Initially designed for use on the Moon, the Electro-Hydraulic Fracturing system — developed at Auburn University with NASA funding — relies upon short, high-pulse power created by ultra-high capacitors. Two electrodes featuring a high voltage difference are placed in a small amount of non-toxic liquid — an ounce of water, for example. After the proprietary probe is placed in a drilled hole within concrete or rock, a very rapid release of high-voltage electrical energy, stored in the capacitors, is discharged. The liquid provides the spark between electrodes, resulting in a high-temperature containable “plasma ball.” The ping-pong-ball-sized bead creates a shock wave with pressures that exceed the material’s compressive strength, causing a fracture.
Because the system is electrically sourced, users can control the energy “on-the-fly” to provide precision-controlled fractures, according to Frank Magnotti, Chief Executive Officer of Petram Technologies, the Cambridge, MA-based company prepared to commercialize the technology. By engineering the electrodes, liquid, and discharge strength, users can create specific breaks to match the material and surrounding constraints.
“You can dial up the intensity of the plasma ball to fracture greater pieces or smaller pieces, or just precisely crack the structure,” said Magnotti. The company has increased the performance of the probe threefold, presently yielding up to 3 cubic yards per “blast” — the quotation marks used by Magnotti to emphasize the quieter approach to demolition.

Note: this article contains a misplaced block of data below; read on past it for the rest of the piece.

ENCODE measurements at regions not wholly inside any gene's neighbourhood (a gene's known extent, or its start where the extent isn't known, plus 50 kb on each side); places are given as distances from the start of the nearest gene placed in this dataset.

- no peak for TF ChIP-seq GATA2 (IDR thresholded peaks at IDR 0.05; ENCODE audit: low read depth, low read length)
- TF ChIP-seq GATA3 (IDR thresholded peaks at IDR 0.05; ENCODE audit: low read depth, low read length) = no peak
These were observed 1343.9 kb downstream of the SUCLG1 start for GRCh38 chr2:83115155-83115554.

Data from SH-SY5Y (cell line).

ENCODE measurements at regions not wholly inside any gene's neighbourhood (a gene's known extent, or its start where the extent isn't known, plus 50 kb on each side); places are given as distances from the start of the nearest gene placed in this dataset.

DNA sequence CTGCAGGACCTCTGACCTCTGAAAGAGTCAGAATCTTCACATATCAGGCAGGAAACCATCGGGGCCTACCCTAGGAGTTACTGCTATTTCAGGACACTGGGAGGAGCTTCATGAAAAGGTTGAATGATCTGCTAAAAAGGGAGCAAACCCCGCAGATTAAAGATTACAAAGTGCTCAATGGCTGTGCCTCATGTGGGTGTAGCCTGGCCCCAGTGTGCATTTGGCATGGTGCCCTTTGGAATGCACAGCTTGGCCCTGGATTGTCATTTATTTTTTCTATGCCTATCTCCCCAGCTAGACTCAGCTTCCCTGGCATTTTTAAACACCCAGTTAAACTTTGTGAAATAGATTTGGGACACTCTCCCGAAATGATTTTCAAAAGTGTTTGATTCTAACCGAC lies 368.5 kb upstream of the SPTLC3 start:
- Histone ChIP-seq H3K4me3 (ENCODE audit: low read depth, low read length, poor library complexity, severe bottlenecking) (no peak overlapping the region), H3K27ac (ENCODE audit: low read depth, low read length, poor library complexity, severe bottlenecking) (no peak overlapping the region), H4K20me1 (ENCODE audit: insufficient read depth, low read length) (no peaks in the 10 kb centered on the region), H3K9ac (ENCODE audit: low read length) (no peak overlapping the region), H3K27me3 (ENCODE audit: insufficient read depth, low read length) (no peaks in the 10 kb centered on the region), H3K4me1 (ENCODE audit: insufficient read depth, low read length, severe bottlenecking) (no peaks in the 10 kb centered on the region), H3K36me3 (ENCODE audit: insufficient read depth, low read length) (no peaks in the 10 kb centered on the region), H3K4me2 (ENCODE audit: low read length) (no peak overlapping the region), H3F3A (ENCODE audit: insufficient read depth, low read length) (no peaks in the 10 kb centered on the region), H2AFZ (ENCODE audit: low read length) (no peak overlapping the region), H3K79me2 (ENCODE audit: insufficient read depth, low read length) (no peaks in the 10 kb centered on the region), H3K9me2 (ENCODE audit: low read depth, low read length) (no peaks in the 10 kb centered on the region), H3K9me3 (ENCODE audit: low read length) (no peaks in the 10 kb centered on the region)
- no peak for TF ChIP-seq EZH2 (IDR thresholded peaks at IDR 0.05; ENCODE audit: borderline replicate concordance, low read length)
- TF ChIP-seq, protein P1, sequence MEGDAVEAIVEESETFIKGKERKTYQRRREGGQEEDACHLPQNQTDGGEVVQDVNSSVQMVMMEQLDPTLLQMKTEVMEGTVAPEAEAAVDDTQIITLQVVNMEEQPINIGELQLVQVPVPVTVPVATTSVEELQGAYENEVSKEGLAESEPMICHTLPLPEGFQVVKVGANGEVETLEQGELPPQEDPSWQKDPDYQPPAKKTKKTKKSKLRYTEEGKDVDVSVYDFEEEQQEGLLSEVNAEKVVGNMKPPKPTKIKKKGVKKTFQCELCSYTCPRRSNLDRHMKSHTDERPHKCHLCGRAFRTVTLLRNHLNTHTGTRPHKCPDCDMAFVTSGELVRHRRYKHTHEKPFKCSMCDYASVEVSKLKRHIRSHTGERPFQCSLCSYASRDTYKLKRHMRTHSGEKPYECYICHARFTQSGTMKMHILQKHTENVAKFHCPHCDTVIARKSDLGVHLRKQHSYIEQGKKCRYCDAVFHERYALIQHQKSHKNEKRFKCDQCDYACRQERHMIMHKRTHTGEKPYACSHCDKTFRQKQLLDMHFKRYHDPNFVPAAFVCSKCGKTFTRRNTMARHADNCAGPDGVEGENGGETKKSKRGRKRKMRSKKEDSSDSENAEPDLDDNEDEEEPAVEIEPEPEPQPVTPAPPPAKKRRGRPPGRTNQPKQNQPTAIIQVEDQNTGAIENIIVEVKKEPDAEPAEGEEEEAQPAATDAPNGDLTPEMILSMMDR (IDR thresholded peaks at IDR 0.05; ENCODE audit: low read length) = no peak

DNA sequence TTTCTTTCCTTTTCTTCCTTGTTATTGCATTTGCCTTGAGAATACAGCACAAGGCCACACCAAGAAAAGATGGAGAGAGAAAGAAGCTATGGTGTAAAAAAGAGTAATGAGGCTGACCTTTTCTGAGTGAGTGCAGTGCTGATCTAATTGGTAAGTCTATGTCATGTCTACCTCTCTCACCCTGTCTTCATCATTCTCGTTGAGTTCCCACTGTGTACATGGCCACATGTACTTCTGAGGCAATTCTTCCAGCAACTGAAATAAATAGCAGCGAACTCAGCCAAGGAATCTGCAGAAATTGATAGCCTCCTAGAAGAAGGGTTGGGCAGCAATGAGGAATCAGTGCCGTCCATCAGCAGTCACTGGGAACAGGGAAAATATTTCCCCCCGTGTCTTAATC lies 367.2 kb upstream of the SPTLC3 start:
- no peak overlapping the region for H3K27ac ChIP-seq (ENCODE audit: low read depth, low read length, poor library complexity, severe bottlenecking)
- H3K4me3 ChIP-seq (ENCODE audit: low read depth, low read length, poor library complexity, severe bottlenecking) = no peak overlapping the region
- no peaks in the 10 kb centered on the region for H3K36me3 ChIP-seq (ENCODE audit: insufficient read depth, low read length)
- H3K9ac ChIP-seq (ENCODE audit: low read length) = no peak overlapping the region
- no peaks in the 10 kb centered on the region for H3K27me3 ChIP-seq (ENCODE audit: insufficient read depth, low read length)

The Electro-Hydraulic Fracturing idea originally came about almost a decade ago as NASA brainstormed different ways to mine the resources of the Moon — a low-gravity environment where traditional explosives are unlikely to work. NASA also required an alternative to carrying a load of explosives, jackhammers, and combustible chemicals on the lengthy trip through space.
As a result, NASA funded a project with Auburn University to develop an alternative. Petram Technologies acquired the exclusive rights to the university’s patented electrical-probe technology, and expanded its use to include demolition and construction applications on Earth.
With the rapid release of the capacitor’s high-voltage electrical energy, the Electro-Hydraulic Fracturing probe is designed to operate more quickly than conventional, chemically driven explosive blasts — an advantage for workers trying to avoid bursts of noise and debris, said Steve Best, one of the Auburn patent-holders. “This allows us to virtually eliminate fly-rock, noise, and seismic vibrations,” Best said.
Because the approach is a quieter, more precise form of fracturing, the system potentially provides new efficiency benefits in the construction field. In urban foundation demolition, for example, the technology’s muted operation could allow crews to work at night and dramatically speed up project timelines.
“The noise levels are practically nonexistent,” said Magnotti. “It’s not like jackhammering a road. You could actually have demolition projects at night, near hospitals.” Also, being electrically driven, the technology does not require the chemicals and gas byproducts inherent with chemical blasting.
While initial applications for Electro-Hydraulic Fracturing were planned for mining and roadway construction, Magnotti and his team see more financial opportunity in precision, or “surgical” demolition, including compressor concrete foundation demolition — a space-constrained effort that compacts the soil around concrete pilings.
Petram has replicated Auburn’s previous lab testing setup in its Notasulga, Alabama test facility. Enhancements include a large water tank facility with hydrophones to characterize the plasma-blasting shock waves created. The Petram team also made a new simulation model to analyze the effects of simultaneous blasts and the effects of hole depth on crack size.
The company’s first commercial product, scheduled for release in February, is trailer-mounted for multiple field applications.